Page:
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Comments:

Posted Thu, Jul 23, 8:36 a.m. Inappropriate

Here's some of McGinn's recent earned media attention for your enjoyment:
http://seattletimes.nwsource.com/html/politics/2009513160_mcginn22m.html
http://www.thestranger.com/seattle/how-his-garden-grows/Content?oid=1886766
http://seattlest.com/2009/07/22/mike_mcginn_tries_to_make_the_tunne.php
http://www.seattleweekly.com/2009-07-08/diversions/ask-an-uptight-seattleite/
http://publicola.net/?p=9317

Posted Thu, Jul 23, 8:51 a.m. Inappropriate

I talk about the importance of "Trust + Accountability" as the ingredients for great leadership and collaboration. The ability to relate with people at the functional level in an organization while also being at ease with directors at the top of the hierarchy.

And when I lecture on this topic, Mike McGinn is the prototypical person who displays these traits. I have seen him able to demonstrate to diverse participants how everyone comes out a winner -- even on thorny political terrain.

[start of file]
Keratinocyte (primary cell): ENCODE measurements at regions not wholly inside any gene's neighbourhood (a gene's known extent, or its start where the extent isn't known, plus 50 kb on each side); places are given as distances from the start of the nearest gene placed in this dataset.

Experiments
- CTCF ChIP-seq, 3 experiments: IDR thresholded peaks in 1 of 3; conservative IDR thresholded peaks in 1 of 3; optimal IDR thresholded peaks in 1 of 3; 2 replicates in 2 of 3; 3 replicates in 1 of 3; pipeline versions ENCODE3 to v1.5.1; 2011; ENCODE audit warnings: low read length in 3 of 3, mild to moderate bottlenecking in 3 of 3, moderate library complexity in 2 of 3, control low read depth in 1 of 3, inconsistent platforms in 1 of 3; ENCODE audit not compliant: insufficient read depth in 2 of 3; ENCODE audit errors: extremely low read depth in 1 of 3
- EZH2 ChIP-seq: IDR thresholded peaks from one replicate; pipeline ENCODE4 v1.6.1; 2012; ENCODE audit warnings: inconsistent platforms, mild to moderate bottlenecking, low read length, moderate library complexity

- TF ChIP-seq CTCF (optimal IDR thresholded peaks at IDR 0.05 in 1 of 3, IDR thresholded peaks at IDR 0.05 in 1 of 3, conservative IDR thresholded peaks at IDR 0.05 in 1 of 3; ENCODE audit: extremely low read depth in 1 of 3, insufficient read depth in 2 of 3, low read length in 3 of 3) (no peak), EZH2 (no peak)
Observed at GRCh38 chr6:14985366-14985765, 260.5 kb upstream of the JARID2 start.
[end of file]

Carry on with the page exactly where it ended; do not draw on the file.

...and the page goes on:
Mike has a gregariousness demeanor and a warm smile--he's just plain likable.

dddlev

Posted Thu, Jul 23, 9:04 a.m. Inappropriate

What ever happened to Mr. McGinn's proposal that the city should take over the school district? Isn't leadership (Obama style) about having good ideas and moving them to fruition?

Posted Thu, Jul 23, 9:41 a.m. Inappropriate

I see in McGinn the rare combination of a manager who is confident enough to lay out the strategy and let his people do their jobs, while at the same time using every nimble organizational tool available. You should see the internal planning tools and communication tools. Very slick and effective.

Many people talk about managing change, but few actually achieve it. McGinn understands that to be truly scalable, you have to empower your people and create a culture of accountability, performance and energy that is founded on trust. I haven't ever disappointed him yet, or messed up, but it is inevitable that there's mis-steps along the way. I am confident that there'll be no "blamestorming" sessions, just a clear directive from him to figure out what went wrong and get training or structure in place to prevent it from happening again.